New census data show Seattle notched another year of impressive population gains in 2017. We've now outpaced Austin in rate of growth since the start of this decade, ballooning 18.7 percent, or 114,000 more people.
Seattle has its critics. You’ve probably heard some fed-up folks grumbling about leaving the city — and now some businesses, too, in the fallout from our controversial new head tax on large companies.
But say what you will about Seattle, you can’t say that people don’t want to live here.
The U.S. Census Bureau released new population figures for U.S. cities on Thursday, and they show that Seattle has toppled Austin, Texas, to become the nation’s fastest-growing big city this decade.
Seattle moved into the top spot after registering yet another year of remarkable growth in 2017. The city’s population hit an estimated 725,000, gaining 17,500 people from July 1, 2016, to July 1, 2017. Our growth rate in that period — 2.5 percent — was second only to Atlanta among the 50 largest U.S. cities.
Seattle has now been ranked in the top 4 for growth among major cities for five consecutive years — quite an impressive run.
Add up all the population gains since 2010 and Seattle has grown by a staggering 18.7 percent, which ranks as the fastest rate of growth among the 50 largest U.S. cities. The Texas capital, which has seen growth cool down a bit recently, falls to second place.
If you’re among the tens of thousands of people who moved to Seattle some time after the start of this decade, all these construction cranes and the throngs of newcomers streaming into town must seem rather normal.
But here’s some perspective: Seattle’s population increased by 114,000 in the first seven years of this decade — that’s around the same amount it grew in the previous 30 years, back to 1980.
Seattle was the 18th-biggest city in the U.S. in 2017, unchanged from the year before. But we leapfrogged Los Angeles into the 9th spot for population density among the 50 largest cities in the country, now with more than 8,600 people per square mile. Seattle first entered the top 10 for density in 2014.
The city is still blowing away the suburbs when it comes to growth. Last year, Seattle once again grew faster than surrounding King County, something it’s done every year since 2011. In fact, for the second consecutive year, Seattle added more people in 2017 than all the King County suburbs combined. Excluding Seattle, the county grew by just about 15,000 people last year, for a growth rate of 1 percent.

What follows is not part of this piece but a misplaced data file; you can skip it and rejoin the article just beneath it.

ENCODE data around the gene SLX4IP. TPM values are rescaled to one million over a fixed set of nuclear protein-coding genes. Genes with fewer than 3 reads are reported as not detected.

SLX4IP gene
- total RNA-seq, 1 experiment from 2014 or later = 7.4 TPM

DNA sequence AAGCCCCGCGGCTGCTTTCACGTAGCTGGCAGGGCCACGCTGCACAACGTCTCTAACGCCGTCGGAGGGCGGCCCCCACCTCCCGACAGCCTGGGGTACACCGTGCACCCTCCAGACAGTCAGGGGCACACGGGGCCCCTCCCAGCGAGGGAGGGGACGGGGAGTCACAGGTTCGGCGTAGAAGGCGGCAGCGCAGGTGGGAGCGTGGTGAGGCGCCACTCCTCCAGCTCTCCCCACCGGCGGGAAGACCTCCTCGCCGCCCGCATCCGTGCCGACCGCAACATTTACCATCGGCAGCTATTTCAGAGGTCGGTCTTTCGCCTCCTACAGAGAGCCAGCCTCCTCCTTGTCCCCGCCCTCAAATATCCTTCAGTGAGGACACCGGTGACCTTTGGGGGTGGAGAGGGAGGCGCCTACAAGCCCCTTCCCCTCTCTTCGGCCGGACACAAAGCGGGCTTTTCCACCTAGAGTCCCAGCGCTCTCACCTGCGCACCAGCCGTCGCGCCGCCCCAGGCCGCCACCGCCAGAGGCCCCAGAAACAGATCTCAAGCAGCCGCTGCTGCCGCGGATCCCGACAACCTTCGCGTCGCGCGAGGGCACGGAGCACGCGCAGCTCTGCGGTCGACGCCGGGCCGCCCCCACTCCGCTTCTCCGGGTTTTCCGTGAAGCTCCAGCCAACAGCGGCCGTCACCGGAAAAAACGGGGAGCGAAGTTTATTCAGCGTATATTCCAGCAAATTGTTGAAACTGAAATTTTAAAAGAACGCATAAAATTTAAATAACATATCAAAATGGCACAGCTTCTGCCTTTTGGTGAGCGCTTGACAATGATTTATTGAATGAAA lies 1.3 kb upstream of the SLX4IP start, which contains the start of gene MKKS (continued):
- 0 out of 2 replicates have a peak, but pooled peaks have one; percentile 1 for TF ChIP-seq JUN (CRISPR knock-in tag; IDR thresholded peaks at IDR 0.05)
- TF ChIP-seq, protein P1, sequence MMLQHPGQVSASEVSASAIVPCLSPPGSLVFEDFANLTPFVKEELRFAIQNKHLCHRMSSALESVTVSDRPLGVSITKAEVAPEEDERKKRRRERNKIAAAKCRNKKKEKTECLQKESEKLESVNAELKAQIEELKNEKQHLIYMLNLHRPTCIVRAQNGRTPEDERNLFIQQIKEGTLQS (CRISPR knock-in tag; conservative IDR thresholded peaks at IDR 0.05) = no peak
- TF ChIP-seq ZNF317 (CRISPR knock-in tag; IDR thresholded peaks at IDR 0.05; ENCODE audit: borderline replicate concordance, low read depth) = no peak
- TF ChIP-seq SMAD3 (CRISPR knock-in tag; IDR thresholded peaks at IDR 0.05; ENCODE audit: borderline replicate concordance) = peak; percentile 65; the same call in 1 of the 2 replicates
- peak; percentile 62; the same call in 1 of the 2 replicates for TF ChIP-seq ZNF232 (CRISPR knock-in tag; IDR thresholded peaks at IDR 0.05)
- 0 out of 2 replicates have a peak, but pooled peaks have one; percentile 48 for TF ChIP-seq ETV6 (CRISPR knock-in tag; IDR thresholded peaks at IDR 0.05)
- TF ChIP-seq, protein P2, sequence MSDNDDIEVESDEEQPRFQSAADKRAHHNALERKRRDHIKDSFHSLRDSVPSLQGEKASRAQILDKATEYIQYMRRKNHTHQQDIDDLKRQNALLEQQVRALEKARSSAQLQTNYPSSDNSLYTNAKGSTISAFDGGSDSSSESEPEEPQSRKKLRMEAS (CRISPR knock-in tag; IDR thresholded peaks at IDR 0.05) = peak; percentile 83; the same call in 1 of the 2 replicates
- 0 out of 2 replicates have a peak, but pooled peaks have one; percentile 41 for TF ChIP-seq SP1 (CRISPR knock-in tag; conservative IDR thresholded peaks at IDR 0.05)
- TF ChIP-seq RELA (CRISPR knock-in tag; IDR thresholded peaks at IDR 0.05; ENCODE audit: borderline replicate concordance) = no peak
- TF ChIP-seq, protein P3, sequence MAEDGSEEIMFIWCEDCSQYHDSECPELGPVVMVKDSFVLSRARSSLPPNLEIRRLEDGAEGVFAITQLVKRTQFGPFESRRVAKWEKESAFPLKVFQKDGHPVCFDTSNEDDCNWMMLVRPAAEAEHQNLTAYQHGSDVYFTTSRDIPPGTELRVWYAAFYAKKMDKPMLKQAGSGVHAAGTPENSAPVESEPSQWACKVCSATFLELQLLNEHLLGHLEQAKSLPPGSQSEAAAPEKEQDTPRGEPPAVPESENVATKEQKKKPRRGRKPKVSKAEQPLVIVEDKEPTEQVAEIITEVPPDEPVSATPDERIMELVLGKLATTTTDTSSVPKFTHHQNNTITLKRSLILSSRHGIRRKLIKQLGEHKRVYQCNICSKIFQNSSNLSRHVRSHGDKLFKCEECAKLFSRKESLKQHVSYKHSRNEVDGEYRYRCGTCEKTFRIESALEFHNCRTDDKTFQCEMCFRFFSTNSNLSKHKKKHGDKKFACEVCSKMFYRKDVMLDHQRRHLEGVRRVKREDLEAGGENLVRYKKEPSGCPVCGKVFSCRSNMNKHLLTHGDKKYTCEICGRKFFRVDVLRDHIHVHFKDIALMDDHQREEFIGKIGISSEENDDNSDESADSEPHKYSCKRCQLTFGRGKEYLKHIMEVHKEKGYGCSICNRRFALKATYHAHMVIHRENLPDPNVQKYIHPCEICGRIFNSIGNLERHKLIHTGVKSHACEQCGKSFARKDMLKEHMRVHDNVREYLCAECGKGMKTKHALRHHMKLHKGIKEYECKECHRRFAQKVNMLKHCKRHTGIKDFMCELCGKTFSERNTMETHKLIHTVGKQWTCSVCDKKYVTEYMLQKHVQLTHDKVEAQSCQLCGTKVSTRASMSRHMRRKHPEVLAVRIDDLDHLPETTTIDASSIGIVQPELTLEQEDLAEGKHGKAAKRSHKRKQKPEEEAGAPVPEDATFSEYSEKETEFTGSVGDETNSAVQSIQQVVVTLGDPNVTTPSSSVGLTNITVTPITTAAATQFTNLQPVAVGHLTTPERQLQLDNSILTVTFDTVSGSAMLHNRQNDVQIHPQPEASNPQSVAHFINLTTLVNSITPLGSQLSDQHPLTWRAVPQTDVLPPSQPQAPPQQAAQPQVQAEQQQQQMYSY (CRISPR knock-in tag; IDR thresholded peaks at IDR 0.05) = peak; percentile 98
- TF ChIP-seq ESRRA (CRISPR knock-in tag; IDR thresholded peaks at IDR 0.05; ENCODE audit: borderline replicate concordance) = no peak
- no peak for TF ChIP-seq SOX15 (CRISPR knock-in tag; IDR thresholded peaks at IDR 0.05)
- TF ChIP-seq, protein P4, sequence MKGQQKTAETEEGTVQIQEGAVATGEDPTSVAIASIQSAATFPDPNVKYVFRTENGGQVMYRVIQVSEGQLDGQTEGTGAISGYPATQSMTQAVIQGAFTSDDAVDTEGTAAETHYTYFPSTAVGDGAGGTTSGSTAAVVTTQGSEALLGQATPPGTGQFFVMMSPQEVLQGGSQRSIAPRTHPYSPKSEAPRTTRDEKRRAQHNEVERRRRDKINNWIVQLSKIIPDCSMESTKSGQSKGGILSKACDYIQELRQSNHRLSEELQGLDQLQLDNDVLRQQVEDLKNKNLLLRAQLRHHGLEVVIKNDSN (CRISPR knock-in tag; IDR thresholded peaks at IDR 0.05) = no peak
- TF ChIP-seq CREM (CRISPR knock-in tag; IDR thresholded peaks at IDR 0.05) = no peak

San Antonio, Texas, which grew by 24,000 people last year, ranks No. 1 for numerical population growth among all U.S. cities. Seattle’s 17,500-person gain was the sixth largest numerical gain.
Seattle’s rate of growth last year — impressive as it was — represents a slight slowdown from 2016, when the city registered a record 3.1 percent increase. The majority of big U.S. cities also saw a slower pace of growth in 2017 than they did the year before. Miami, which ranked second behind Seattle in 2016, had the most dramatic decline. It’s rate of growth dropped by more than half. And for the first time this decade, Portland’s population increased by less than one percent.
Another trend emerging in the census data: An increasing number of big U.S. cities have lost population over the last few years. In 2012, the only major city with negative growth was Detroit. But last year, eight of the 50 largest cities shrank, with Baltimore registering the biggest decline.
In Washington, among the state’s 24 cities with at least 50,000 residents, Auburn and Redmond were the fastest-growing last year, tied at 3.1 percent. Bellevue grew by a healthy 2.3 percent, and Tacoma by 1.5 percent. Federal Way was the only city to lose population, showing a tiny decline of 0.1 percent.
Last year, when I wrote about the census population data, I wondered how long Seattle could maintain such a breakneck pace of growth. As it turns out, 2017 was another banner year. But will the head tax, or something else, finally have a cooling effect on growth in Seattle? See you back here next year.